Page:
November 11, 2021
Contact lenses are a very common and popular choice of prescription eyewear and have many benefits over traditional glasses. Some of these benefits include being less likely to break them or lose them, not altering your appearance, having more ease in doing various activities, such as sports.
Many people assume that contact lenses are a one-size-fits-all solution. However, this is far from the case. There are even some types of people who find it extremely difficult to wear contact lenses at all.
When you decide that contact lenses are the right choice of prescription eyewear for you, you’ll have to attend a contact lens fitting appointment with your eye doctor. The purpose of this appointment is to find the right style of contact lenses for you, and as part of this process, your eye doctor will examine the surface of your eyes. Some people are described as having ‘hard-to-fit’ eyes. That means that they aren’t likely to be good candidates for standard soft contact lenses. Instead, they will almost certainly need speciality or ‘hard-to-fit’ contact lenses.
There is a range of conditions that can necessitate the use of speciality contact lenses. These include:
Dry eyes: This condition occurs when the eyes don’t make the right quality or quantity of tear film, or it drains from the eyes too quickly. Without sufficient tear film, contact lenses can’t float comfortably on the surface of the eyes. Some speciality contacts can trap tear film in a reservoir on the eyes, enabling patients with dry eyes to wear them.
Astigmatism: Patients with astigmatism have eyeballs that are shaped more like footballs than basketballs, and this can make it difficult for standard contacts to fit properly. However, some speciality lenses are more rigid, holding them stable on the eyes and improving the clarity of your vision. They can also be made to stay in a certain position on the eyes, which is important for patients with astigmatism since the condition causes there to be more than one focal point.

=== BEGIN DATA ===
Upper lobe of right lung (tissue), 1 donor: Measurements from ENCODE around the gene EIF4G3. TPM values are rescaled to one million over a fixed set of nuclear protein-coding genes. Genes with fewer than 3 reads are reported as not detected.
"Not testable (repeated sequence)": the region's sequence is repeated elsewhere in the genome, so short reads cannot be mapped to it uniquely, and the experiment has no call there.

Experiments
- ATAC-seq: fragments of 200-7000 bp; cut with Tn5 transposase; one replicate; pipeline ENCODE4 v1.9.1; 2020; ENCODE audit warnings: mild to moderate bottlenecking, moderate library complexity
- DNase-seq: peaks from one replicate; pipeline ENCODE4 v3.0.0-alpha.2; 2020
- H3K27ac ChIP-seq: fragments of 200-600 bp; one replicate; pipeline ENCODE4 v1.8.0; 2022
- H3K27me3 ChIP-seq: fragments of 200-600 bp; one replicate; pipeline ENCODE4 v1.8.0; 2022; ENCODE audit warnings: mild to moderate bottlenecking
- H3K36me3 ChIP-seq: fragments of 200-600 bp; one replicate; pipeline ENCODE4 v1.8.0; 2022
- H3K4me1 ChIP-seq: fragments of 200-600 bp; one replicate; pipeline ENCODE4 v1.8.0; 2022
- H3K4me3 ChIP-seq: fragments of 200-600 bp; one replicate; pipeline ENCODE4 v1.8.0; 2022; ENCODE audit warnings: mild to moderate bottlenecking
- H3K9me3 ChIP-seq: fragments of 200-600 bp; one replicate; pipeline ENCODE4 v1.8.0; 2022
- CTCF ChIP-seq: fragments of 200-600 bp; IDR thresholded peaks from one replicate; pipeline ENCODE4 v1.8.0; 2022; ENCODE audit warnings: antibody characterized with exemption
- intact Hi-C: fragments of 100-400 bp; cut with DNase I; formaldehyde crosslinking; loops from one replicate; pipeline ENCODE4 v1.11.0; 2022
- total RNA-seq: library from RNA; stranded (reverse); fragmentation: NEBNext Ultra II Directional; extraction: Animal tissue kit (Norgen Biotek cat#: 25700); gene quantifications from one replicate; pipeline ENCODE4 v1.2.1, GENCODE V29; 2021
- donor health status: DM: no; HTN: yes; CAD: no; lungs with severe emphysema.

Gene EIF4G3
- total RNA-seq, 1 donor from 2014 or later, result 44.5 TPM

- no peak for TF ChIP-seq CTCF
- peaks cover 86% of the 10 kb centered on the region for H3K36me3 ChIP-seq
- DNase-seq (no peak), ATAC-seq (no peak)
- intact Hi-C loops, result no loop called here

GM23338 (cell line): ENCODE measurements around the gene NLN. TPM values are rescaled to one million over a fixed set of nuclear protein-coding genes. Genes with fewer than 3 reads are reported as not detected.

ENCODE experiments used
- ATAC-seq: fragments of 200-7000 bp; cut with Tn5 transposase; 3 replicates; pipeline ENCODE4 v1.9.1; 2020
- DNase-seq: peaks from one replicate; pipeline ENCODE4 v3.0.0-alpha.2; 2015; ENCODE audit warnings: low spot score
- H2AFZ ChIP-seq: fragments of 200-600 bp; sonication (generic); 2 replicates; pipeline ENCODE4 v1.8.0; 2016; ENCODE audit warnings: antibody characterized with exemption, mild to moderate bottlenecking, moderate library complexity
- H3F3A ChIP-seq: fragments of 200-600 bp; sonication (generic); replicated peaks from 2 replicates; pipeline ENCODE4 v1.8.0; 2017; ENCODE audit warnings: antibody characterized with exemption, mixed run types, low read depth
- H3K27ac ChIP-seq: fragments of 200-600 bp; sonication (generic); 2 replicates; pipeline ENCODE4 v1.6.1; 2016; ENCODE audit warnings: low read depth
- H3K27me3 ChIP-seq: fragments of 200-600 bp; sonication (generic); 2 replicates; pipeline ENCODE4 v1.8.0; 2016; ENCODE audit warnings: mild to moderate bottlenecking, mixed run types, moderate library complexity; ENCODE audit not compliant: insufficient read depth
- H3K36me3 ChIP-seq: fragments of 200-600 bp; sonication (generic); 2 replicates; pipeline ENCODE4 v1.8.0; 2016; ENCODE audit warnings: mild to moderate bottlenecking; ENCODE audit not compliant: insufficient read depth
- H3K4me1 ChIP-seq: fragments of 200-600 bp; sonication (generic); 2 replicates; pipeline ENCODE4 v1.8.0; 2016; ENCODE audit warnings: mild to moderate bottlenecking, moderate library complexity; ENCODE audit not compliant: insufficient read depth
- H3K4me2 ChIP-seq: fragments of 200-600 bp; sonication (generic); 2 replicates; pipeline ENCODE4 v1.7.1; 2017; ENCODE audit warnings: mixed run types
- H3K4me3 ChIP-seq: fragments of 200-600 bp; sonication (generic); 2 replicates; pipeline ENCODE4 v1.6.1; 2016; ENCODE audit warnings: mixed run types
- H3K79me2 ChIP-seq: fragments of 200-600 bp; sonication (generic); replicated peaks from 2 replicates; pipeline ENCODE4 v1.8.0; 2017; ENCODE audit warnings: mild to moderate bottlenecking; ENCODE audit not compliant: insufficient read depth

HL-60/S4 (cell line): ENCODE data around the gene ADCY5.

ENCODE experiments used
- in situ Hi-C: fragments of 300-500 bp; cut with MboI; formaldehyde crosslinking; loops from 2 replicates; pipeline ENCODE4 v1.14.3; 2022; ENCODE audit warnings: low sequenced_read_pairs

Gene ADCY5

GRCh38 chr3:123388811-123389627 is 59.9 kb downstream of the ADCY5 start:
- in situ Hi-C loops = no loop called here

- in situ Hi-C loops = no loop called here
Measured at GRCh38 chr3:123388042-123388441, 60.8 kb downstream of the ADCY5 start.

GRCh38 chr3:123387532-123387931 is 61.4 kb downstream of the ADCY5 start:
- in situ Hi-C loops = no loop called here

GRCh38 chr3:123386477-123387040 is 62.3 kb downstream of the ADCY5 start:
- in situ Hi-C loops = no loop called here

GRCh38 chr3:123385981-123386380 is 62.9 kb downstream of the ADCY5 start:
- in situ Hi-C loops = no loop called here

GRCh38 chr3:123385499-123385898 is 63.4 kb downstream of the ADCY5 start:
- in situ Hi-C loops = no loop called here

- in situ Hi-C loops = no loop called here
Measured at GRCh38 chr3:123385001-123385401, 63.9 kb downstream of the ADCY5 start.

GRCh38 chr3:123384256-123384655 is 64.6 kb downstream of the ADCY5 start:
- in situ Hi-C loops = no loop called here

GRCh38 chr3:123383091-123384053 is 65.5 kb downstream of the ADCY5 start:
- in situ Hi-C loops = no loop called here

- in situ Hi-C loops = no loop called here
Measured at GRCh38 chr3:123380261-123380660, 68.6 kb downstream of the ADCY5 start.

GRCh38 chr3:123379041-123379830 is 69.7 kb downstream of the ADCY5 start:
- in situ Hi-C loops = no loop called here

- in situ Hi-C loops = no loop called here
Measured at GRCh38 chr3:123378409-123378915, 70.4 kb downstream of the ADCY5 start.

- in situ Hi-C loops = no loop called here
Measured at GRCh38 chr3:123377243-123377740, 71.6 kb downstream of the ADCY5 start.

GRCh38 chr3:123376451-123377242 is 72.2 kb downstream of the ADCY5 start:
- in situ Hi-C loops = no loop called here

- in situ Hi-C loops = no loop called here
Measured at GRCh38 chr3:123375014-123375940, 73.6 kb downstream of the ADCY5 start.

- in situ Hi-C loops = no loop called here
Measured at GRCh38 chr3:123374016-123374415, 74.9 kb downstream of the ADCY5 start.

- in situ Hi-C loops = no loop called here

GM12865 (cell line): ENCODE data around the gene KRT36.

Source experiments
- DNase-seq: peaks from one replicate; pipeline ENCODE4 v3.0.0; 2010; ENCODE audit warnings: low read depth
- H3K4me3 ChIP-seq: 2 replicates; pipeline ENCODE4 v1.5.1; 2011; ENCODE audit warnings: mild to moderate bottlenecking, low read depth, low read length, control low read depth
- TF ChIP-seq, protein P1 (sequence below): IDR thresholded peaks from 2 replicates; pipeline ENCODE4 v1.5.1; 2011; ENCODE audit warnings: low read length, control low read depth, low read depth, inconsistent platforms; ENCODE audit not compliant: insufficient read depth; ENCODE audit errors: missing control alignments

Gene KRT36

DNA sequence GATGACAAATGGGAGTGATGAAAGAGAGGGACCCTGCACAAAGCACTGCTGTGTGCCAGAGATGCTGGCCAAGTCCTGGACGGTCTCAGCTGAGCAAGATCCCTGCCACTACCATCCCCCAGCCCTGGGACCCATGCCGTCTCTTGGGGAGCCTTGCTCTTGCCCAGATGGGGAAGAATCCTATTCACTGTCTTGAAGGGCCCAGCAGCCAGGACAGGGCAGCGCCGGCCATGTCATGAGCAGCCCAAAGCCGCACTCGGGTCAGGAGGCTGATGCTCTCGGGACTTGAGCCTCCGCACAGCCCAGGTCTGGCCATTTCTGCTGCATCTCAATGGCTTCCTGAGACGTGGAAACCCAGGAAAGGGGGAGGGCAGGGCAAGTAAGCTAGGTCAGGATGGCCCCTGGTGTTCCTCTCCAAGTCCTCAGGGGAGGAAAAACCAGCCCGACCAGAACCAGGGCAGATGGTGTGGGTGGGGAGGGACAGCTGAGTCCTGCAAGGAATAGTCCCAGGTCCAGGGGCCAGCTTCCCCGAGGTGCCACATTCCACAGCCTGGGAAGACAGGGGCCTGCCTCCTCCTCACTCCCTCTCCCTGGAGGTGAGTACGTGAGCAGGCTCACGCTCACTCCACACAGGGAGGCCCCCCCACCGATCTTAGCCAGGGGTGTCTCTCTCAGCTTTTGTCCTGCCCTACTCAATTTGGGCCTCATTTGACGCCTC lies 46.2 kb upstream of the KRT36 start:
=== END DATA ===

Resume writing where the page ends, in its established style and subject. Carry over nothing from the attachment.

Keratoconus: This condition is characterized by the progressive thinning and bulging of the cornea, causing it to stick outwards in a conical shape. Unsurprisingly, this can make it hard for regular contact lenses to fit properly. Some speciality contact lenses are designed to vault over the surface of the cornea, leaving space for the outward trajectory the cornea can take. They are also larger than usual, keeping them stable on the eyes.
Corneal scarring: Accidents and injuries, along with some eye diseases, can cause the surface of the cornea to become scarred, making it difficult and uncomfortable to wear regular soft contact lenses. Some speciality types of contact lenses, including rigid gas permeable and scleral lenses, have been proven to be effective in patients who have corneal scarring.
If you aren’t sure if regular contact lenses are going to be right for you, or you have questions about hard-to-fit contacts, please get in touch with our knowledgeable eyecare specialists. You can call Modern iCare Optometry in Palm Desert, California at 760-674-7272 today.